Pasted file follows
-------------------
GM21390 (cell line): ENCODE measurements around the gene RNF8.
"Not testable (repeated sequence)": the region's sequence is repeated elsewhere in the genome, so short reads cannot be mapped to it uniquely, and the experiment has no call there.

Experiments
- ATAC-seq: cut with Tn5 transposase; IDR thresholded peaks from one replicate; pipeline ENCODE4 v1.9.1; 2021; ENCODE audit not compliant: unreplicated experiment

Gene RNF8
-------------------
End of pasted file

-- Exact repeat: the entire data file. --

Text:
GM21390 (cell line): ENCODE measurements around the gene RNF8.
"Not testable (repeated sequence)": the region's sequence is repeated elsewhere in the genome, so short reads cannot be mapped to it uniquely, and the experiment has no call there.

Experiments
- ATAC-seq: cut with Tn5 transposase; IDR thresholded peaks from one replicate; pipeline ENCODE4 v1.9.1; 2021; ENCODE audit not compliant: unreplicated experiment

Gene RNF8